Engineers from Ohio State’s Center for Automotive Research are playing a key role in a new line of self-driving shuttles expected to debut in Columbus next month. Maryn Weimer, senior associate director of CAR, said DriveOhio goes to CAR for research purposes to make sure safety and efficiency goals are met. Read the full article

 

Traffic21/Mobility21 Director participates in Paving the Way for AV hosted by Babst Calland

November 27, 2018
Posted in What's Happening

November 27, 2018

Stan Caldwell, CMU Executive Director of Traffic21 and Mobility21 participated with Justine Kasznica of law firm Babst Calland’s Mobility, Transport and Safety practice on the panel Paving the Way for Autonomous Vehicles hosted by Babst Calland.  The presentation included a discussion about autonomous vehicles in the broader context of infrastructure design and development, and issues related to urban infrastructure and research and advancements in mobility technologies.

Smart car technologies save drivers $6.2 billion on fuel costs each year

November 21, 2018
Posted in News

On one of the busiest traveling holidays of the year, drivers may be focusing on getting to grandma’s house for Thanksgiving dinner, not on what smart car technologies are saving them in fuel costs. But in the first study to assess the energy impact of smart technology in cars, researchers at Stevens Institute of Technology have put a number on the potential fuel-cost savings alone: $6.2 billion.

“That’s not insignificant,” said Yeganeh Hayeri, an assistant professor at Stevens whose work lies at the intersection of civil and environmental engineering and public policy. “That translates to between $60 and $266 in the pocket of car owners every year, not to mention additional savings created for each driver due to more smoothly-flowing traffic, fewer accidents and aerodynamic efficiency of all other vehicles on the road.”…

To figure out the impact of these technologies on fuel-saving cost, Hayeri and her colleagues at Stevens, including Saeed Vasebi, a graduate student in Hayeri’s lab, and Carnegie Mellon University conducted a comprehensive review of the literature on the energy and safety impacts of automated features, providing precise data for predicting how these features would affect fuel consumption nationwide.

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Ohio State helps introduce new smart shuttles to Columbus

November 20, 2018
Posted in News

DriveOhio’s new shuttles will operate along the Scioto Mile, allowing passengers to travel to the Smart Columbus Experience Center, COSI, the National Veterans Memorial and Museum, and Bicentennial Park…

The project comes from the combined work of DriveOhio, a new initiative within the Ohio Department of Transportation; Smart Columbus, an initiative focused on improving economic growth and quality of life through technological advancements; and Ohio State University….

Engineers at Ohio State’s Center for Automotive Research, or CAR, have played a key role in making this project possible. Maryn Weimer, senior associate director of CAR, said DriveOhio goes to CAR for research purposes to make sure safety and efficiency goals are met.

Weimer said while this is the first major project CAR and DriveOhio have collaborated on, but that CAR already had a dedication to smart mobility and vehicle autonomy in its recent projects.
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CCAC Presents Mission Critical: Filling Tomorrows Jobs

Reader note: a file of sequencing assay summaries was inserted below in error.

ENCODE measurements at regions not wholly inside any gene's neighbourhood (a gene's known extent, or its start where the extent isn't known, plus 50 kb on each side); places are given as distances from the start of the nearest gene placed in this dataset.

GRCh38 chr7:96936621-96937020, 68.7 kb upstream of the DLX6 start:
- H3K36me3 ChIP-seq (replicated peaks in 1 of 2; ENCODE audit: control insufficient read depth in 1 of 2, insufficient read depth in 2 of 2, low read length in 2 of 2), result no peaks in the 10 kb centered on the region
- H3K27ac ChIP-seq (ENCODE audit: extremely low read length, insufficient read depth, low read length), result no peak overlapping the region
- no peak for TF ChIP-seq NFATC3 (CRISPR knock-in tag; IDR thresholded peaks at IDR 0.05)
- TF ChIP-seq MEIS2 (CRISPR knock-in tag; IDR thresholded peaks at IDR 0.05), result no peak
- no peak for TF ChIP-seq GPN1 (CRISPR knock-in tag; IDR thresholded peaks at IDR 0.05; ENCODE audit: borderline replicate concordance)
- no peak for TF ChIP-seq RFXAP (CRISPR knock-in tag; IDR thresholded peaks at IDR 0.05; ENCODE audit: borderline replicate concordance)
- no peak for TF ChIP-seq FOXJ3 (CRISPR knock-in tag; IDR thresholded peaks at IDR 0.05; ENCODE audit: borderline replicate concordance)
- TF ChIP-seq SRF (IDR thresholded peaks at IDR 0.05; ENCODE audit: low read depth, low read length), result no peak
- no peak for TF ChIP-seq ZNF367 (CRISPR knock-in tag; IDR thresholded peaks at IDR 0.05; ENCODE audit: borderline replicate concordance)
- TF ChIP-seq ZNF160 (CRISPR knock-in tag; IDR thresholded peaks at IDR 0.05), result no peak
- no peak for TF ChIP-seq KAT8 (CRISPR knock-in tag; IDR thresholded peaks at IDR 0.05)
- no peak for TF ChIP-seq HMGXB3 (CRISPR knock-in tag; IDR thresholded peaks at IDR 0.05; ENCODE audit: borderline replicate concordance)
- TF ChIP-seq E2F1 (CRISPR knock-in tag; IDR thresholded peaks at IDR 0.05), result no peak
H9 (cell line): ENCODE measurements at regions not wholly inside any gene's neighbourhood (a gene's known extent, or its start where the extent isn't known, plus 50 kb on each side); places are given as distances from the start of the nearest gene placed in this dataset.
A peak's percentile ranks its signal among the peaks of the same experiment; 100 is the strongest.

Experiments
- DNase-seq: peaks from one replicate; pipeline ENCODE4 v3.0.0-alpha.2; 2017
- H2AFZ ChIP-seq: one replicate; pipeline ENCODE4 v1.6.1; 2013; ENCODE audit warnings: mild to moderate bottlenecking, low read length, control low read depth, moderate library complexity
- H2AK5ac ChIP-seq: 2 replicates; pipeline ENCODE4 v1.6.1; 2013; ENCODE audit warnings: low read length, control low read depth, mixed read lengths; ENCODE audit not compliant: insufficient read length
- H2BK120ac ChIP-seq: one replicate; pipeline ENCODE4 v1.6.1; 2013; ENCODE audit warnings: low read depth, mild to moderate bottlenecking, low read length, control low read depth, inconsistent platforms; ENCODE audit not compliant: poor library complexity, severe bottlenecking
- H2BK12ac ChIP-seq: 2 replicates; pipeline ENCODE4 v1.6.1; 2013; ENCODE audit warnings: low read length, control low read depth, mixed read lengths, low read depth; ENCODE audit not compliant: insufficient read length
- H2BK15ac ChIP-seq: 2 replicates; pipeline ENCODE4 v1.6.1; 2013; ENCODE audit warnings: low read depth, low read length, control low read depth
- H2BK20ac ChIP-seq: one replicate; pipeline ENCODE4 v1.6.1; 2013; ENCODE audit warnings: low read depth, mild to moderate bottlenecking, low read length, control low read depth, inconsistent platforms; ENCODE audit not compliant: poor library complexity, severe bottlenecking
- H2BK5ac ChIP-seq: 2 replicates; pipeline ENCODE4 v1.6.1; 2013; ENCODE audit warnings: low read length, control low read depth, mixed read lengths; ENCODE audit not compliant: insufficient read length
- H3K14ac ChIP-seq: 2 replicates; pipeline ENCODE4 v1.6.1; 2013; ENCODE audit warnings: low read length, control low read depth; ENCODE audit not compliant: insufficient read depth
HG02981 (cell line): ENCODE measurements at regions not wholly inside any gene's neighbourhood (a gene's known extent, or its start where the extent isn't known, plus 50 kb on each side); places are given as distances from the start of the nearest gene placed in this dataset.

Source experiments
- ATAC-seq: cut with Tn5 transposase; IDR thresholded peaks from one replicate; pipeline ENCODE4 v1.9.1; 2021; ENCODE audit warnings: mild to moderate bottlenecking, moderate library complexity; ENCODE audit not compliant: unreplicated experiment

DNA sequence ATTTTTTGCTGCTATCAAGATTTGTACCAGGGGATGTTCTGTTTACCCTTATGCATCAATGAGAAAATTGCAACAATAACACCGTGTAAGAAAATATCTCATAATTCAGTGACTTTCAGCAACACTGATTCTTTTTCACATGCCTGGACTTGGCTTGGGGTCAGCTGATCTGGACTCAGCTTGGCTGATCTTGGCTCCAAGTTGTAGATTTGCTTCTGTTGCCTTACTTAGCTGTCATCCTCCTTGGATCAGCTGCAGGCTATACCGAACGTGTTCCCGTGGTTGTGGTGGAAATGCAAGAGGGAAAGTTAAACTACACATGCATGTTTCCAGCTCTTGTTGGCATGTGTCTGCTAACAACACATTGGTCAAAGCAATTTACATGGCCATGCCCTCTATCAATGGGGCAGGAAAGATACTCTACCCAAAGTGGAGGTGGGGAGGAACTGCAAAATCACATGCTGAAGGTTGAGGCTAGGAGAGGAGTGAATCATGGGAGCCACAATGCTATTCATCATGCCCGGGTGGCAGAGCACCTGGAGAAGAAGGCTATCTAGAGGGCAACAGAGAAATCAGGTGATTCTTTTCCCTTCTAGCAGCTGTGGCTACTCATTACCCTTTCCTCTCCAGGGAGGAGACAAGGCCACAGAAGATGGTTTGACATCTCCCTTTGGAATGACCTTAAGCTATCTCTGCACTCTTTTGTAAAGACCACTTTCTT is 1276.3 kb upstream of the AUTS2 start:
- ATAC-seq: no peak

November 15, 2018
Posted in What's Happening

November 15, 2018

CCAC hosted an event titled “Mission Critical: Filling Tomorrow’s Jobs” where they discussed how business and labor can collectively address the rising challenges of the growing skills gap and anticipated worker shortage.

Mobility21 Exec. Director Gives Lecture at Osher

November 15, 2018
Posted in What's Happening

November 15, 2018

Mobility21 Executive Director Stan Caldwell provided a guest lecture at the Urban Planning Choices course of the Carnegie Mellon University Osher Lifelong Learning Institute.   He presented Mobility21 research and highlighted the policy implications of new technologies disrupting transportation and urban planning.

UTC Professor’s Group Published 6 Papers for ITSC Conference

November 14, 2018
Posted in What's Happening

November 2018

Two CMU PhD students, Mansur Arief and Jiacheng Zhu, from Mechanical Engineering ME presented at the ITSC conference. UTC Professor, Ding Zhao and his group published 6 papers in this conference, which is considered to the top conference in the autonomous vehicles field.

Mansur Arief, Peter Glynn, Ding Zhao, ”An Accelerated Approach to Safely and Efficiently Test Pre-production Autonomous Vehicles on Public Streets,” Proceedings of the IEEE 20th International Intelligent Transportation Systems Conference (ITSC), Hawaii, USA, November 4-7, 2018.

Jiacheng Zhu, Wenshuo Wang, Ding Zhao, ”A Tempt to Unify Heterogeneous Driving Databases using Traffic Primitives,” Proceedings of the IEEE 20th International Intelligent Transportation Systems Conference (ITSC), Hawaii, USA, November 4-7, 2018.

Xun Gong, Yaohui Guo, Yiheng Feng, Jing Sun, Ding Zhao, ”Evaluation of the Energy Efficiency in a Mixed Traffic with Automated Vehicles and Human Controlled Vehicles,” Proceedings of the IEEE 20th International Intelligent Transportation Systems Conference (ITSC), Hawaii, USA, November 4-7, 2018.

Zhiyuan Huang, Mansur Arief, Henry Lam, Ding Zhao, ”Synthesis of Different Autonomous Vehicles Test Approaches,” Proceedings of the IEEE 20th International Intelligent Transportation Systems Conference (ITSC), Hawaii, USA, November 4-7, 2018.

Yan Chang, Weiqing Yang, Ding Zhao, ”Fuel Economy and Emission Testing for Connected and Automated Vehicles Using Real-world Driving Datasets,” Proceedings of the IEEE 20th International Intelligent Transportation Systems Conference (ITSC), Hawaii, USA, November 4-7, 2018.

Songan Zhang, Huei Peng, Eric Tseng, Ding Zhao, “Accelerated Evaluation of Autonomous Vehicles in the Lane Change Scenario Based on Subset Simulation Technique,” Proceedings of the IEEE 20th International Intelligent Transportation Systems Conference (ITSC), Hawaii, USA, November 4-7, 2018.